Offshore Oil contracts are null and void

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“This is a victory for the People of Belize, our democracy and the reef of Belize”


April 16, 2013
Belize City, Belize
Contact:
Audrey Matura-Shepherd ( amatura-shepherd@oceana.org )




Offshore Oil contracts are null and void


"This is a victory for the People of Belize, our democracy and the reef of Belize"

Today Justice Oswell Legall handed down the much awaited decision in the case challenging the validity of the offshore oil contracts issued by the Government of Belize in 2004 and 2007 and since then extended in 2009. The decision is a historic one as it chastises the government, especially Cabinet saying that "allowing oil exploration before any assessment of its effects on the environment is not only irresponsible, but reckless, especially in a situation where Belize may not be fully capable of handling effectively an oil spill."

In his judgment Justice Legall said that the Minister who signed the contracts "exceeded his jurisdiction when he entered into the agreements without first having or considering an environmental impact assessment of oil exploration on the environment". He explained the entire intention of the Environmental Protection Act is to make environmental assessment so as to protect the environment. Having explained his reasoning for the decision he then handed down the four orders he issued, namely:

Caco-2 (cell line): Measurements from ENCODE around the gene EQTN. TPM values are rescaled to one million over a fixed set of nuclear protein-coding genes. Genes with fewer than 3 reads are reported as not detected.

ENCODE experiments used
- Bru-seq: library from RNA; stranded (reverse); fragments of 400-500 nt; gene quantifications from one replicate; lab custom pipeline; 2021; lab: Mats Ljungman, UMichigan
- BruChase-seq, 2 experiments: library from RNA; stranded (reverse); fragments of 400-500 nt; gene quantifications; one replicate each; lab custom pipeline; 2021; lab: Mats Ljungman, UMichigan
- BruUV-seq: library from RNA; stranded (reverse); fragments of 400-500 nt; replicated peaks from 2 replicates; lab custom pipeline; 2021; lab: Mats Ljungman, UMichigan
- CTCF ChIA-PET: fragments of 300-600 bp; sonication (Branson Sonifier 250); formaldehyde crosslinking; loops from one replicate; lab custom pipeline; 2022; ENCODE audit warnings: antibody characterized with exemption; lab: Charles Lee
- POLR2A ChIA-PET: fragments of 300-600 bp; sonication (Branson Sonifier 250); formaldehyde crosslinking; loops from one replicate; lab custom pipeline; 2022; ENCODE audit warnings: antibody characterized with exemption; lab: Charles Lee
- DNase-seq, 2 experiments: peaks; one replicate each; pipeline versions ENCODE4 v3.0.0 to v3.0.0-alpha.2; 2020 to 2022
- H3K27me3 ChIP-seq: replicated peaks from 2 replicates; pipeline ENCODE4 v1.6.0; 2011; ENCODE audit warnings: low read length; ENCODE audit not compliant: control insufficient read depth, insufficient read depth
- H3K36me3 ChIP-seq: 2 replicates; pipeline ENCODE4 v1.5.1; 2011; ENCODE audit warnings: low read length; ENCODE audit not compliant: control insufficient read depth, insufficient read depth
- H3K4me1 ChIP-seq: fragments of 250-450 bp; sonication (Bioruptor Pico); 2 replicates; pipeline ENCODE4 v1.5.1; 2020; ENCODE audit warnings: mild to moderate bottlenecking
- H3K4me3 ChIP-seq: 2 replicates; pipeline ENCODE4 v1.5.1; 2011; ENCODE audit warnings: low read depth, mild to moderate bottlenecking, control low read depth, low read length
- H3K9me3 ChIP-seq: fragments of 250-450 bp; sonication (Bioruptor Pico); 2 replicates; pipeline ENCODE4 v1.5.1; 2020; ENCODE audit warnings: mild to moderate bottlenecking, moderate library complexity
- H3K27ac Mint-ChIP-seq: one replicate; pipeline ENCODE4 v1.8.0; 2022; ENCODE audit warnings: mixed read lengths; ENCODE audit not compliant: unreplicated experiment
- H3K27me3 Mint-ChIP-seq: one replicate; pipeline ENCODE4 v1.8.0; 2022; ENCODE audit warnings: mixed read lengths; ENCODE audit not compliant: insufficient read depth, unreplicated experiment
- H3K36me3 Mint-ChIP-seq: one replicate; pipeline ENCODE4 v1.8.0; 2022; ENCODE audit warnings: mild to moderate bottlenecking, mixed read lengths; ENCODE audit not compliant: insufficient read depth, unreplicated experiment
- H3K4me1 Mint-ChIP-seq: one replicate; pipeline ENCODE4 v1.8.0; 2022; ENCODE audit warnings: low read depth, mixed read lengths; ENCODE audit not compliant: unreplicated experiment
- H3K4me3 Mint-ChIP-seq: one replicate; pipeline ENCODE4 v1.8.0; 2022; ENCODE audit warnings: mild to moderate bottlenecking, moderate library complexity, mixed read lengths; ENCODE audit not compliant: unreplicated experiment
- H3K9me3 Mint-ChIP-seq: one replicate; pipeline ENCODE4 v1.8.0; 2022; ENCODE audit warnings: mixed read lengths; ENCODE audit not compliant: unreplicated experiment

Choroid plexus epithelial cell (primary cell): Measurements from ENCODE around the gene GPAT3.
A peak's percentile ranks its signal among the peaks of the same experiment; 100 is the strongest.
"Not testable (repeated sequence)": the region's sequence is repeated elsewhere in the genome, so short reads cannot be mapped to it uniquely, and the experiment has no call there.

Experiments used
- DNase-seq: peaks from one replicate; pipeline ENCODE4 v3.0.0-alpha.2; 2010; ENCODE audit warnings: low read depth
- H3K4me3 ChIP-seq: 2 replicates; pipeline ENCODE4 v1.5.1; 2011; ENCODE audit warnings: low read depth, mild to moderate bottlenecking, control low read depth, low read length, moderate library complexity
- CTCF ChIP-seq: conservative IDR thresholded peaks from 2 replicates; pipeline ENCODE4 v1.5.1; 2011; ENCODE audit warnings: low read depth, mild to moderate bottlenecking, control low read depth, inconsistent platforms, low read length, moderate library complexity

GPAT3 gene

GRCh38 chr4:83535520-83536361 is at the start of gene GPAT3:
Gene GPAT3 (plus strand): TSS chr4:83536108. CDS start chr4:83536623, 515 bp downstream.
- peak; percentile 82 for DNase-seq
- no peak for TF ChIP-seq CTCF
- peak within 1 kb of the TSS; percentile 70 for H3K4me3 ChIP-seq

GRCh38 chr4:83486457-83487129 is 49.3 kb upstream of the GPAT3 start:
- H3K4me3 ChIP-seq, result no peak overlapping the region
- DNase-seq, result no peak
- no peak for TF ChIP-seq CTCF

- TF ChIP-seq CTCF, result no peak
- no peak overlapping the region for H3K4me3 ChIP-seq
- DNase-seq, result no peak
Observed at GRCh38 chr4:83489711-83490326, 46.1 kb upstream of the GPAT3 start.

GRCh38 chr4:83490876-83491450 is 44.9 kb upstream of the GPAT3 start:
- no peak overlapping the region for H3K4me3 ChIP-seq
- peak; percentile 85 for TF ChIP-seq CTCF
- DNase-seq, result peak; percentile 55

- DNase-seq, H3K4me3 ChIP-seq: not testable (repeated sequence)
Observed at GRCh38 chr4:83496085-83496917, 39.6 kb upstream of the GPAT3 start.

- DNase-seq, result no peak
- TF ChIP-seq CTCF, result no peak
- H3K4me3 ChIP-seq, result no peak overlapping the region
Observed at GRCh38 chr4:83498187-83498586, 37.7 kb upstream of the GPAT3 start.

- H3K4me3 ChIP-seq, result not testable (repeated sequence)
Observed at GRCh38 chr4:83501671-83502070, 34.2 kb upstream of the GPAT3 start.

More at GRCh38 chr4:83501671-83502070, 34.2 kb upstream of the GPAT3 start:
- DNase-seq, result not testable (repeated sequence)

1. A declaration that the Production Sharing Agreement (Oil contracts) are null and void for two reasons: one - that no EIA was done before issuing these and; two - they were entered into with companies that did not demonstrate a proven ability to contribute the necessary funds, assets, machinery, equipment, tools and technical expertise for the effective performance of the PSA’s;

2. A declaration that EIA’s are required to be done before any oil contracts could be entered into;

3. An injunction restraining the defendants, servants and agents from carrying out the provisions of the PSA’s; and

4. The defendants are to pay the cost of the applicants.

"This is a great day for the people and country of Belize and its democratic process and it shows that us, as ordinary citizens, need not sit back and only complain about all the wrong decisions our Government makes, but we can use the Judiciary to settle these… This is what happened in this case," said Audrey Matura-Shepherd VP Oceana, which is the organization that initiated the case in December 2011. They were later joined by the Coalition To Save Our Natural Heritage and COLA as co-claimants, an application the Government had vehemently objected to.

"Our laws are made to be followed by all because none is above the law and so for the court to point out where the Government violated these very laws such as the Petroleum Act, and the Environmental Protection Act, in issuing these oil contracts, will surely give confidence

to our citizens at a time when many have become weary of improper ministerial exercise of power. This invigorates us to continue our work to call for a ban of all offshore oil exploration and drilling in our Belizean waters,’ added Matura-Shepherd

The ruling is historic and has grave implications for all these oil companies who have either been doing seismic testing or gearing up to start exploratory wells.